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Figuring out a strong personal security posture can be overwhelming. Corey Quinn reviews his personal InfoSec approach for humans with “normal” security risks.
“Should I accept a job offer at AWS?” The answer isn’t straightforward, so here are the things you’ll want to consider before you take a job at Amazon.
If you’re incensed by AWS, you’re not going to migrate your complex workloads. AWS will be fine, not subject to quarterly whims. All you can do is embrace the suck.
The freshly released Amazon Aurora Serverless v2 is a highly scalable, highly available, fully managed SQL database. If only it were serverless. How AWS prices Aurora Serverless v2 When AWS released Aurora Serverless v2 as generally available on April 21, I had to double-check the date. No, it was too late for April Fool’s. It […]
Amazon Cognito is the AWS service that boasts about all it can accomplish — but without the substance to back up its claims.
Amazon Aurora Serverless v2 review: The AWS service’s April 2022 launch fails to fulfill the promises of serverless and of a second version product.
The AWS Free Tier makes it too easy to rack up massive surprise bills. If AWS doesn’t fix free tier, the company is certain to face tragic consequences.
When your AWS Free Tier bill is suddenly in the thousands, don’t panic. File an honest support ticket — kindly! When your case is resolved, delete your AWS account.
Four different pathways to deprecation that AWS has trod over the past few years. Some approaches are more customer- or partner-friendly than others, while others are painfully slow or silently abrupt.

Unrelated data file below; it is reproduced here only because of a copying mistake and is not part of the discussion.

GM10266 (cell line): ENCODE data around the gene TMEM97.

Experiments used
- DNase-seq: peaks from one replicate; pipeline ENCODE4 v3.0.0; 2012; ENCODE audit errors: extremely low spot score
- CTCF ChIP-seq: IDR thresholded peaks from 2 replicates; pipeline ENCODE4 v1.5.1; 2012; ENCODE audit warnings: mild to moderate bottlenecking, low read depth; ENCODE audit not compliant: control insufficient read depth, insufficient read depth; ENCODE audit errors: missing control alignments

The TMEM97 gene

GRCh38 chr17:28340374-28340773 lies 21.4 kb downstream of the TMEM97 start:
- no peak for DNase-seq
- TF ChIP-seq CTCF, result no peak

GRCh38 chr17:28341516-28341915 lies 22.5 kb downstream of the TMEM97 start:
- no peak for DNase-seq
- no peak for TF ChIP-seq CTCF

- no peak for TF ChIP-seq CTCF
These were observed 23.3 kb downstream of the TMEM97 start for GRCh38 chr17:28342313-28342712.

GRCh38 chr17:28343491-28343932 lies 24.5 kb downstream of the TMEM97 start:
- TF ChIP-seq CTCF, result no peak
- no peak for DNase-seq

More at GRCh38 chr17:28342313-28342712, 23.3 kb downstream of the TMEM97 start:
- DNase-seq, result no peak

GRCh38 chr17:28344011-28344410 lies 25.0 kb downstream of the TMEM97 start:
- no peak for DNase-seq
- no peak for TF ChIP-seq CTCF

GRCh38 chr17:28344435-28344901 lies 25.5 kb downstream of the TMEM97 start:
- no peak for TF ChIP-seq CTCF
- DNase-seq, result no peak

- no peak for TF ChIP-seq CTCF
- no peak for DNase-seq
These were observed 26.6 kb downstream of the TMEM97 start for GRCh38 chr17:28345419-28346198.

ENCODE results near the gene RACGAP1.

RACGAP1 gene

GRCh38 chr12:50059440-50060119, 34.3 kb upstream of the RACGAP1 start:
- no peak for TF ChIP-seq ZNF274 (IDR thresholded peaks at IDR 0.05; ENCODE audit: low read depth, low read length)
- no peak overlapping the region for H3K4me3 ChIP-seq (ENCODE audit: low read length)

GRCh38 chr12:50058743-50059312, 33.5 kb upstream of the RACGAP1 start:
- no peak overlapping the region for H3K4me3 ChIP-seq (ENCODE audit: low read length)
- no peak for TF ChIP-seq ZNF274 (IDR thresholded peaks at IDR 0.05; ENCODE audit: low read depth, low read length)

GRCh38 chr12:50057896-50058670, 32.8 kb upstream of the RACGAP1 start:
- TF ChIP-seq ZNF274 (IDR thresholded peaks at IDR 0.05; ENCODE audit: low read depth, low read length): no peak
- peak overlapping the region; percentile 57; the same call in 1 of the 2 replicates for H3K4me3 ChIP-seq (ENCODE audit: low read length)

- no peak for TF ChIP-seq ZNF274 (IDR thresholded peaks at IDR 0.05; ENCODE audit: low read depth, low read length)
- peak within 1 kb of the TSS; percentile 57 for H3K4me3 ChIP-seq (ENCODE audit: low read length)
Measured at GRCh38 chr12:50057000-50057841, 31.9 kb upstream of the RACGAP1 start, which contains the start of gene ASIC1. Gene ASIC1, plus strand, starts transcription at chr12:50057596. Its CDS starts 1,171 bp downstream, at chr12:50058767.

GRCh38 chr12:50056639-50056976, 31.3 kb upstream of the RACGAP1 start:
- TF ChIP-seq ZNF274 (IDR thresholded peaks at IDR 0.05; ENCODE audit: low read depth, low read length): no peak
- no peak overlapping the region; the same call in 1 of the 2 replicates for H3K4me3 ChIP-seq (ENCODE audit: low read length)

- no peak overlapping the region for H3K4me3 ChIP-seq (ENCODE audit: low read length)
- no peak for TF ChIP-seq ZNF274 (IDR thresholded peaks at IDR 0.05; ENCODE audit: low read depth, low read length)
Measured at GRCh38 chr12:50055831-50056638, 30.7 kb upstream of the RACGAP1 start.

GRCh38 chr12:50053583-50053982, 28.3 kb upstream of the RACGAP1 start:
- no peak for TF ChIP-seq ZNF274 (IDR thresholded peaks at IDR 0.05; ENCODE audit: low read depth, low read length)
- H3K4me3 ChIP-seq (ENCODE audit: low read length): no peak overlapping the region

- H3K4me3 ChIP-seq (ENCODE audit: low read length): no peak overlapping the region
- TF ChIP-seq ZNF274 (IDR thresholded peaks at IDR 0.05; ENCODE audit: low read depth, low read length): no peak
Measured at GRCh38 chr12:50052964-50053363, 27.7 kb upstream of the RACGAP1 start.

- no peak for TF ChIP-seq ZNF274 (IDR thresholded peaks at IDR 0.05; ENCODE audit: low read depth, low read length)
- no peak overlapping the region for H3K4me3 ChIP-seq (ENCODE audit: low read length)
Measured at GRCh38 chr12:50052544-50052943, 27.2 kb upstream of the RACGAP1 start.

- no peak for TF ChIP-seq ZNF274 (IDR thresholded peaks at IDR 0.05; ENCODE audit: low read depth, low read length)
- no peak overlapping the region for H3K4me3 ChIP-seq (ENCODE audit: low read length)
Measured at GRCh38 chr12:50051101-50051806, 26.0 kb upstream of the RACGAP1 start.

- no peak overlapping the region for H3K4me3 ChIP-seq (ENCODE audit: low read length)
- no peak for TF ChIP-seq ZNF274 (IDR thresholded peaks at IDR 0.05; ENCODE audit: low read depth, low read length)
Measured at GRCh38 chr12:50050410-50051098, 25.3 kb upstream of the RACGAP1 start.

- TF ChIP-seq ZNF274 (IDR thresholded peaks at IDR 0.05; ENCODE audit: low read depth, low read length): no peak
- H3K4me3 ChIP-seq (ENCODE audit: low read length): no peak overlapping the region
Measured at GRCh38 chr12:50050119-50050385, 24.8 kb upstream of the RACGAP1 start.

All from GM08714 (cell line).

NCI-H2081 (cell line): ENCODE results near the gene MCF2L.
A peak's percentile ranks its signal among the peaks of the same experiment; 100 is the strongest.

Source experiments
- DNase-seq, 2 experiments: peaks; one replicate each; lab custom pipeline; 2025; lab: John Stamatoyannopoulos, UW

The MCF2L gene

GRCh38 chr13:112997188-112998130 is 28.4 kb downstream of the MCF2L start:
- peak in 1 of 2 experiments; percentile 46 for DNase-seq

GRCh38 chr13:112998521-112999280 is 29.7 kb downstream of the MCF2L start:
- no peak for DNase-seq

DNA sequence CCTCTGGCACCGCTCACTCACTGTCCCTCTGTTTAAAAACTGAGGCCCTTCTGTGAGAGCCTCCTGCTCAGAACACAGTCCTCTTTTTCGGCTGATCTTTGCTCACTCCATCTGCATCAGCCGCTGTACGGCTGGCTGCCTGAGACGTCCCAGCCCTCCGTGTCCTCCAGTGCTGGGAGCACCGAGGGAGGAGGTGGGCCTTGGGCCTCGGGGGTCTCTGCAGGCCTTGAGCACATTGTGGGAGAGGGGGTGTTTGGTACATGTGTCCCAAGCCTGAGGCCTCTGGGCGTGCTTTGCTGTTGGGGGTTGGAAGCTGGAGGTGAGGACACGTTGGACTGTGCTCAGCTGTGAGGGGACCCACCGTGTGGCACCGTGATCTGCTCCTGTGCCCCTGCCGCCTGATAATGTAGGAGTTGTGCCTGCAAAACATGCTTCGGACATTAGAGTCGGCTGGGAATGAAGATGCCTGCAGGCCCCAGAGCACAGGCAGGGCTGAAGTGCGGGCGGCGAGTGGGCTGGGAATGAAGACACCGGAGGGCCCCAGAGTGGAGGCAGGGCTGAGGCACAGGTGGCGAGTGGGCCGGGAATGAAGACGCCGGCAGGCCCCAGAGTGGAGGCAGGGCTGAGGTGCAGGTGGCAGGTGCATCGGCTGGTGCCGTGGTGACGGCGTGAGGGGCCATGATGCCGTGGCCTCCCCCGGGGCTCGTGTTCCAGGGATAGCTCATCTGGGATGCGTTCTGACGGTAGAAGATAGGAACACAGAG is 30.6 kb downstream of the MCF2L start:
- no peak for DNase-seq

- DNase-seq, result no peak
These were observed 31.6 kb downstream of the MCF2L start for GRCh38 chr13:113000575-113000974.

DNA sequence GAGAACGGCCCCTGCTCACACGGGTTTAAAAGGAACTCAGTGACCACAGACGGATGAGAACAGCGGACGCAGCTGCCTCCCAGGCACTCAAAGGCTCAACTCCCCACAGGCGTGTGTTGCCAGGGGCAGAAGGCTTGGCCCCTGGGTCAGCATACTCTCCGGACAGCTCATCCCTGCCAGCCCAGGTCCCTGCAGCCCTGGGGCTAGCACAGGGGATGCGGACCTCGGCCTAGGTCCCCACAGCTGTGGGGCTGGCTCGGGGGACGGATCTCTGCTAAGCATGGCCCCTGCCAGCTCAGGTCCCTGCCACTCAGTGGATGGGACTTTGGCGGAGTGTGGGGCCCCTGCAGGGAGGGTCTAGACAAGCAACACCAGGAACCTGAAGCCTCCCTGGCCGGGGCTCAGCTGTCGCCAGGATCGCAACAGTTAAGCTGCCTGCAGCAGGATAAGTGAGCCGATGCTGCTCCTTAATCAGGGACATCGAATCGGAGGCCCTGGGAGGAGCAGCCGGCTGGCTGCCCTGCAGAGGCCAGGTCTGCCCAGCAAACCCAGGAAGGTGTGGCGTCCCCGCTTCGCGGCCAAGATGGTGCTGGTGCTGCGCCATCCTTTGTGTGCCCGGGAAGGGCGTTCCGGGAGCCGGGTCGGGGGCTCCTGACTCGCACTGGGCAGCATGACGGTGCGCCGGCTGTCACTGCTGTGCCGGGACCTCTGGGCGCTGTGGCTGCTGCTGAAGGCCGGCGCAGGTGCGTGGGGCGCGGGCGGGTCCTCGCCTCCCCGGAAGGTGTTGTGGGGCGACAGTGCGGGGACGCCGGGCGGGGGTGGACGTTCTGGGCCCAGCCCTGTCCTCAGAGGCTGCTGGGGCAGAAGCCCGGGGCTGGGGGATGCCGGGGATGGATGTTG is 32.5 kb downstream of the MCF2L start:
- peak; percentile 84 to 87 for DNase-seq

On a longer planning horizon than many companies seem to operate, it would appear that the approach that most of the existing cloud providers are taking today is suboptimal. Their messaging, their product offerings, their enhancements around existing services, and their hiring all swirls around a central theme: migrating enterprise workloads into cloud.
Compared to many of its large tech company peers, Amazon has historically struggled with its relationship to Open Source. Google has Kubernetes, Chrome, the Go programming language, and a mountain more. Microsoft has gone from the bad old days of being generally obnoxious, to being the de facto stewards of everyone else’s open source code by way of GitHub, as well as putting out Visual Studio Code, the TypeScript programming language, and a mountain more.
Everyone learns in different ways. Some methods work super well for one person, while someone else just doesn’t “get it.” While most of us know this intellectually, it’s easy to forget that other people aren’t all like we are. I’m speaking in this case, of course, about myself.